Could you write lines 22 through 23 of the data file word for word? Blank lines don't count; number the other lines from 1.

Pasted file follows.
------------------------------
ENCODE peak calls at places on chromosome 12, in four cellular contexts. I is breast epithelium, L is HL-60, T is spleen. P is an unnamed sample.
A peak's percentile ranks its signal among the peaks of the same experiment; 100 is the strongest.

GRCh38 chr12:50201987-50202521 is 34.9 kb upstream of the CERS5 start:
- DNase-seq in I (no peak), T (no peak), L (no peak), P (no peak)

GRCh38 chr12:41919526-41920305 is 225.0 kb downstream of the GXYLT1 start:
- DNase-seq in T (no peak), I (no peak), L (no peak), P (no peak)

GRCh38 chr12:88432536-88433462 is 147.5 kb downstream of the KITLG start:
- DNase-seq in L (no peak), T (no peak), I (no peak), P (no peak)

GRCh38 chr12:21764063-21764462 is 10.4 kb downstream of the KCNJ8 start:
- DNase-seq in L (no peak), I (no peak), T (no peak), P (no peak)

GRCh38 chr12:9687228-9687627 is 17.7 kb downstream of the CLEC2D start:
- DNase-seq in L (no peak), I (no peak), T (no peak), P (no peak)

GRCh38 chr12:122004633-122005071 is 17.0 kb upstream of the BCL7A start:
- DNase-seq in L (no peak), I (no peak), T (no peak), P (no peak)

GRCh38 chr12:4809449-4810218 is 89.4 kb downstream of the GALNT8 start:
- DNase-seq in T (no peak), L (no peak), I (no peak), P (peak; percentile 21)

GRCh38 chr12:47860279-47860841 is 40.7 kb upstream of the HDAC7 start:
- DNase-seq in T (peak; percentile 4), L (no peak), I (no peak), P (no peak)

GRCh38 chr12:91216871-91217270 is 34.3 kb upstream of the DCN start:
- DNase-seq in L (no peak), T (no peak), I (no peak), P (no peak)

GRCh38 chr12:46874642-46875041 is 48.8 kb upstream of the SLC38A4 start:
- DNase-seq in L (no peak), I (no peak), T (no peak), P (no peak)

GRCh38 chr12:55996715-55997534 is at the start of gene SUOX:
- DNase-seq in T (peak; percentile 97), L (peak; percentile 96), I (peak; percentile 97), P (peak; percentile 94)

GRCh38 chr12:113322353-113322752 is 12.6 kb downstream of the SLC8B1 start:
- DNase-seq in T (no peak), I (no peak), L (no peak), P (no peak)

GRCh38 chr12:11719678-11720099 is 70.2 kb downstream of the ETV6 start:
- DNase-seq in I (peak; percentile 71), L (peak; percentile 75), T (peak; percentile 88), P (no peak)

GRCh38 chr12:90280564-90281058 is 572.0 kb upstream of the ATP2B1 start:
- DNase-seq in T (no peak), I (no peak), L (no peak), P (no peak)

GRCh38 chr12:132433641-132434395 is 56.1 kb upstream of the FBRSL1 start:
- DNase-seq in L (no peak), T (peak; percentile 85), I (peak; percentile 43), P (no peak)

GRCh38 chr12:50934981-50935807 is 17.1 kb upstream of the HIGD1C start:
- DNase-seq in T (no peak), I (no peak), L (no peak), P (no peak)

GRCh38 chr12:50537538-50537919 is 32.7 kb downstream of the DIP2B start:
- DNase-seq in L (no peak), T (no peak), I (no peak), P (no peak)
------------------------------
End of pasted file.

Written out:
- DNase-seq in L (no peak), I (no peak), T (no peak), P (no peak)

GRCh38 chr12:55996715-55997534 is at the start of gene SUOX: